Wednesday, March 24, 2010

Michael Josephson: Character Counts: Forgiving without condoning or forgetting

  I suspect all of us have been hurt in deep and lasting ways by the words or acts of another. It’s normal in such situations to feel hostility toward, be angry with, and make negative judgments about the person who hurt us. If we continue to think we’re right to be offended, the tendency is to carry the hurt and resentment in the form of a grudge. Usually this causes far more unhappiness for us than the person we’re mad at.

  Some religions speak of forgiveness as a moral duty, others simply as a worthy virtue. Still others impose certain preconditions on the wrongdoer before he or she is entitled to be forgiven. Whatever your religious views, it’s clear to psychologists that the ability to forgive is closely correlated to happiness and mental health.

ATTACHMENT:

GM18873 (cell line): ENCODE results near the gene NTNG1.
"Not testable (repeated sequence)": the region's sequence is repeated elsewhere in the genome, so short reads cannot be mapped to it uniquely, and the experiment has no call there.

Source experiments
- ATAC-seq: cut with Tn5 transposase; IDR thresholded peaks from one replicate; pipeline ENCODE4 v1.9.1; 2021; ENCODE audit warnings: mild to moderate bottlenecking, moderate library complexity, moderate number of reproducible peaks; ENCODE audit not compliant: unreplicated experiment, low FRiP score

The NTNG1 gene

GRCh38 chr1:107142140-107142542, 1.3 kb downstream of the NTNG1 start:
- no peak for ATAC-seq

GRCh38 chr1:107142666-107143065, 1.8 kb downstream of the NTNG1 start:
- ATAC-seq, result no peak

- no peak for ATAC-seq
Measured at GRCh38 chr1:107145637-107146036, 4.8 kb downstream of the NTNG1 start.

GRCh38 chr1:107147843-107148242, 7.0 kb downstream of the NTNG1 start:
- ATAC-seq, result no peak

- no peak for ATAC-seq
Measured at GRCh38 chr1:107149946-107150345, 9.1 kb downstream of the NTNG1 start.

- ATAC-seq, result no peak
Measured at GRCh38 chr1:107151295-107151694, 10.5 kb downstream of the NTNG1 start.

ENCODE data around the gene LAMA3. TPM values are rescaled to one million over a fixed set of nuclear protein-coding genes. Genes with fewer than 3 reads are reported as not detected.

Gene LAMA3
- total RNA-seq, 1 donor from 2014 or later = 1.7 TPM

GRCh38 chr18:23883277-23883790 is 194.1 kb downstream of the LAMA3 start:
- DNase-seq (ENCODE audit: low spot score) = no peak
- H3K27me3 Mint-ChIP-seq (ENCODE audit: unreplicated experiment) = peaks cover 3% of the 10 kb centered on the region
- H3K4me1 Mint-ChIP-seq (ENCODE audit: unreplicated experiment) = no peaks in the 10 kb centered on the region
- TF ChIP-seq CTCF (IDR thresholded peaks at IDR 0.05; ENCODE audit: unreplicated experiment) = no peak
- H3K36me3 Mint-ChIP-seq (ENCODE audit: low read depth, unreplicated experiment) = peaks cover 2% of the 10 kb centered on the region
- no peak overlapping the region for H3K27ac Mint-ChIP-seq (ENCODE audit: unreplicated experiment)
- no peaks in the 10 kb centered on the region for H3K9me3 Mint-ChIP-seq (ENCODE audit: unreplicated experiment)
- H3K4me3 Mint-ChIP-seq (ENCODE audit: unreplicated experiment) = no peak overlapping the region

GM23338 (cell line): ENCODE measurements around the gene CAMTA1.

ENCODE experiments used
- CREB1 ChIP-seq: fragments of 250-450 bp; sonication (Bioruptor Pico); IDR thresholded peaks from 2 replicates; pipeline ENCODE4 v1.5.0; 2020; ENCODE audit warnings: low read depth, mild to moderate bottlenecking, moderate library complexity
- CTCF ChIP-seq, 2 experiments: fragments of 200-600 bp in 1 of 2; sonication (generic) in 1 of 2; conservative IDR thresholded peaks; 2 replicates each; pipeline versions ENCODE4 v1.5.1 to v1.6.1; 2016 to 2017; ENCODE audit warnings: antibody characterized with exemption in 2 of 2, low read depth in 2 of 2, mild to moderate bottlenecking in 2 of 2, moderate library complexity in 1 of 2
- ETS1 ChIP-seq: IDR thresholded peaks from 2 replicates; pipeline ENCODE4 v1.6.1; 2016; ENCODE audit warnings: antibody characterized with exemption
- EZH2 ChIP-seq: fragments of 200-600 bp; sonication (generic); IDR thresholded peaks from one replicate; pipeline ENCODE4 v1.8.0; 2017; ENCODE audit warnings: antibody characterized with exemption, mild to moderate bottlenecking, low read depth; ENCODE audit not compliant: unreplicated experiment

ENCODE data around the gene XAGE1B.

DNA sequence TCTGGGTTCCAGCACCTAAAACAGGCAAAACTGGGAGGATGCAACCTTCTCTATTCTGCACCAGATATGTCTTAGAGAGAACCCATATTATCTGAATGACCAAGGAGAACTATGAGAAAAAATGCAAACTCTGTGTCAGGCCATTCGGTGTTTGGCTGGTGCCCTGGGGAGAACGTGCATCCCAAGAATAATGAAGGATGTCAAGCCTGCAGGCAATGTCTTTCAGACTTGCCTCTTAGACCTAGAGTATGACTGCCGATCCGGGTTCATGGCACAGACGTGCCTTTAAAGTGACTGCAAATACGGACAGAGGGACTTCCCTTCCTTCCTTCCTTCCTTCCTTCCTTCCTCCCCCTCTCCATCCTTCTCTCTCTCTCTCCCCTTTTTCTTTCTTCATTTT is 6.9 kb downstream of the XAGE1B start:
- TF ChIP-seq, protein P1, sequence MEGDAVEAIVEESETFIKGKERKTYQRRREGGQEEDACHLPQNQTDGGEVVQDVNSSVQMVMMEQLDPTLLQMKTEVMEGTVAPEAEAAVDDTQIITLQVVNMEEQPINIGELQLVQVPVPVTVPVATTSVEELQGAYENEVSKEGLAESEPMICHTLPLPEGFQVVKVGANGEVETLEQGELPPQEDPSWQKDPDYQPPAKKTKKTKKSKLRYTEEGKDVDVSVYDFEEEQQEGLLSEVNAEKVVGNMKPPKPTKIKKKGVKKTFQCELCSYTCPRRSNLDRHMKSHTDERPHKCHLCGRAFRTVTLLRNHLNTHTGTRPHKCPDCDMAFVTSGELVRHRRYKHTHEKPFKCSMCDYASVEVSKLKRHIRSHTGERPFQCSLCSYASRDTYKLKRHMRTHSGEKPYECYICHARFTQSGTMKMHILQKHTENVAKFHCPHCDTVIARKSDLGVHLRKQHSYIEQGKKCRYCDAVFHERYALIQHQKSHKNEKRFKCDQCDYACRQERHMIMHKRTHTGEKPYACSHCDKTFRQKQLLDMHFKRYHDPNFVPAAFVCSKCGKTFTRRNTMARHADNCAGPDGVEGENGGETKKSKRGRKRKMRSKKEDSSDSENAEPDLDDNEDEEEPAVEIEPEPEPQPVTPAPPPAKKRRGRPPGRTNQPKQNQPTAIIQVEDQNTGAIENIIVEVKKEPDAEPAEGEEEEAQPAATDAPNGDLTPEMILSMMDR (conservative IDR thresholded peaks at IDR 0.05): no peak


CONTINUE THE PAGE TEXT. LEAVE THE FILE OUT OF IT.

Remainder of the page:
Some people refuse to even entertain the idea of forgiveness because they don’t think the person they resent deserves to be forgiven. Others don’t want to appear to condone or excuse the conduct, and they certainly don’t want to reconcile with the person.

  The essence of forgiveness is a voluntary decision to abandon the resentment, to let go of the anger, and to move on. It doesn’t require or imply condoning, excusing, or forgetting. Nor does it require that the forgiver re-establish a relationship with the wrongdoer.

  According to Dr. Ben Dean, the capacity to forgive is related to the character strength of empathy. People who can empathize with an offender and see things from that perspective are better able to forgive. He also says that the older we get, the more forgiving we’re likely to become.

  Hmmm. We usually get wiser, too. So maybe it’s wise to forgive.

  This is Michael Josephson reminding you that character counts.

  About the author: Michael Josephson is the founder of the Josephson Institute, a non-for-profit organization which develops and delivers services and materials to increase ethical commitment, competence, and practice in all segments of society.

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